Death toll in Russian plane crash reaches 45 (updated)
Emergency workers carry a stretcher with a body near the wreckage of a Tu-134 plane, belonging to the RusAir airline, near the city of Petrozavodsk Tuesday, June 21, 2011.
MOSCOW (AP) — A 9-year-old boy died of his injuries Wednesday, bringing the death toll in the crash of a Russian passenger plane that slammed into a highway in heavy fog to 45, officials said.
The RusAir Tu-134 on a flight from Moscow crashed just moments from landing at the Petrozavodsk airport in Russia's northwestern province of Karelia.
Eight people initially survived, dragged from the burning wreckage by locals.
The ministry said the boy died of his injuries early Wednesday. His mother died in the crash, but a 14-year-old sister survived.
Russia's Deputy Prime Minister Sergei Ivanov said Tuesday that preliminary information shows the crash was caused by the jet's pilot missing the runway in adverse weather conditions.
Aviation officials said the plane's approach was too low, so it clipped a tree and then hit a high-power line before slamming into the ground.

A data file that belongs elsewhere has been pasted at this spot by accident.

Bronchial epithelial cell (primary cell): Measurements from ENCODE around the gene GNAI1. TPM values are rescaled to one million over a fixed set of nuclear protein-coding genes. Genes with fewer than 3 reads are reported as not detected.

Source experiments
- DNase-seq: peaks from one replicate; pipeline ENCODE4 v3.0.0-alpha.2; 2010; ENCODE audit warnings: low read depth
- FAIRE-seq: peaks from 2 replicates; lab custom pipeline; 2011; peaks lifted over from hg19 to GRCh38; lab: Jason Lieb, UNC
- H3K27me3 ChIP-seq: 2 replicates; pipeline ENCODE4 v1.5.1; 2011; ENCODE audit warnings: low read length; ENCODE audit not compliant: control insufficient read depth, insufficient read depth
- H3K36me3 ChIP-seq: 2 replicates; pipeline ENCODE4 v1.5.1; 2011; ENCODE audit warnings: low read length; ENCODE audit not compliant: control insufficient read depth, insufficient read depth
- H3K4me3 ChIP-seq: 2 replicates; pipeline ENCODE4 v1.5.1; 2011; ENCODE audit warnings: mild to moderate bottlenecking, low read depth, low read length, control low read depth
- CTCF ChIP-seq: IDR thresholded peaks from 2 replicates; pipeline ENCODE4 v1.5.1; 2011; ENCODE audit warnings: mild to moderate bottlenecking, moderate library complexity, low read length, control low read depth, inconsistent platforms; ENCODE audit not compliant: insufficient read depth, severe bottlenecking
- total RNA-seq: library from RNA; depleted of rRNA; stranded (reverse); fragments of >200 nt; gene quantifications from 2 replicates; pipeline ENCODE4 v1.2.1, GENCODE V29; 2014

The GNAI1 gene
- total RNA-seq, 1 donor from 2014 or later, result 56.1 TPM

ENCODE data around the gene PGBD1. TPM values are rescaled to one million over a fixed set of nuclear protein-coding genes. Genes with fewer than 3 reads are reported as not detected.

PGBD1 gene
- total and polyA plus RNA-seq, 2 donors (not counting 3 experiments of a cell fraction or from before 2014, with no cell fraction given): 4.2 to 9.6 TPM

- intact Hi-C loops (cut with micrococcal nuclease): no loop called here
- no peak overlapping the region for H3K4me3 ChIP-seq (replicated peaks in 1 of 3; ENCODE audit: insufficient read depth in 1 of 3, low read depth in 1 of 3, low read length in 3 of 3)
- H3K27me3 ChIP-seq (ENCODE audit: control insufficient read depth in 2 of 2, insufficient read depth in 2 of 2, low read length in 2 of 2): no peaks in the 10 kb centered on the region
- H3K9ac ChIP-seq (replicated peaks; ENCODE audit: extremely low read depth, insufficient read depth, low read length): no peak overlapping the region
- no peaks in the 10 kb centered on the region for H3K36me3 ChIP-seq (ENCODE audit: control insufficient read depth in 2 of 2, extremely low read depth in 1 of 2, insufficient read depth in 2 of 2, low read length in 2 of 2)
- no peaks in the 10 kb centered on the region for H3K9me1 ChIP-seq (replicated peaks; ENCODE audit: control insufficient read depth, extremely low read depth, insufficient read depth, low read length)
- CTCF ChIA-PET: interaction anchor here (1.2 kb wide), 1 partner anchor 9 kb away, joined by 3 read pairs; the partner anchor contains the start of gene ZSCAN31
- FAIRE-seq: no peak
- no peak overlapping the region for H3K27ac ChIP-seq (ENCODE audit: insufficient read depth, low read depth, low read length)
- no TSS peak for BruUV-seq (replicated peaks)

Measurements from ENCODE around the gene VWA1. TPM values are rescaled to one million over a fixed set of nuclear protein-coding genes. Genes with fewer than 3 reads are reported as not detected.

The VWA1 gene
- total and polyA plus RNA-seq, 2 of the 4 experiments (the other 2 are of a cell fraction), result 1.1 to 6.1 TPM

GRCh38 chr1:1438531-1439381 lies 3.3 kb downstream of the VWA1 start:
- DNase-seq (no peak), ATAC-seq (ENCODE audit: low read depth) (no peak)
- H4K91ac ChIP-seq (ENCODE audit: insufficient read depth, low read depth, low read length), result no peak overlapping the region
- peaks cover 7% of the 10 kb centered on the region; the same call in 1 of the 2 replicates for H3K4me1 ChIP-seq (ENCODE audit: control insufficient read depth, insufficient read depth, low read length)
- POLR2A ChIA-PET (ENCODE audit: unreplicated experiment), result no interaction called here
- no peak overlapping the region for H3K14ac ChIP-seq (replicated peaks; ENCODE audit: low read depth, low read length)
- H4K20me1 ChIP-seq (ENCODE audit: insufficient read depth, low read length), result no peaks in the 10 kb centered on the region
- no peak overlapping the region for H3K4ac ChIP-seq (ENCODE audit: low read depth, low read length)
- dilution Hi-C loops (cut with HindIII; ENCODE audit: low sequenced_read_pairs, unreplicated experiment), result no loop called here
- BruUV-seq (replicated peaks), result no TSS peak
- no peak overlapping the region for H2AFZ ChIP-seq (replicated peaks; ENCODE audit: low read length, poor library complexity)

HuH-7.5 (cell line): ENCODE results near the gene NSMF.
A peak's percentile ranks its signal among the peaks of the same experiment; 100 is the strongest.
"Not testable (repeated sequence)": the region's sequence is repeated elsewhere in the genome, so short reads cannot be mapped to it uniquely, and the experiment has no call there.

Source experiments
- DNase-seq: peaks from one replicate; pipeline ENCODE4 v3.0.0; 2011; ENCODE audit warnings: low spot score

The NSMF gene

A traffic controller who oversaw the plane's approach said that visibility near the airport was bad — close to the minimum level at the time of the crash — but the pilot still decided to land.
Both the plane's pilots were killed in the crash.
The business daily Kommersant said the Petrozavodsk airport has an outdated navigation equipment that might have made it more challenging for the plane's pilot to make the final approach in poor weather.
Russia and other former Soviet republics have had poor air safety records in recent years. Experts blame aging equipment, weak government controls, insufficient crew training and a cost-cutting mentality.
The daily Moskovsky Komsomolets quoted one pilot, Sergei Knyshov, as saying that the level of crew training has fallen compared with Soviet times. "The main cause is that the system of pilot preparation has been broken," he said.
Aviation safety expert Valentin Dudin told Komsomolskaya Pravda newspaper that pilots sometimes are reluctant to abort landings in bad weather and fly to other airports because management at some Russian carriers strongly encourages fuel saving.
"Profits come first," he said.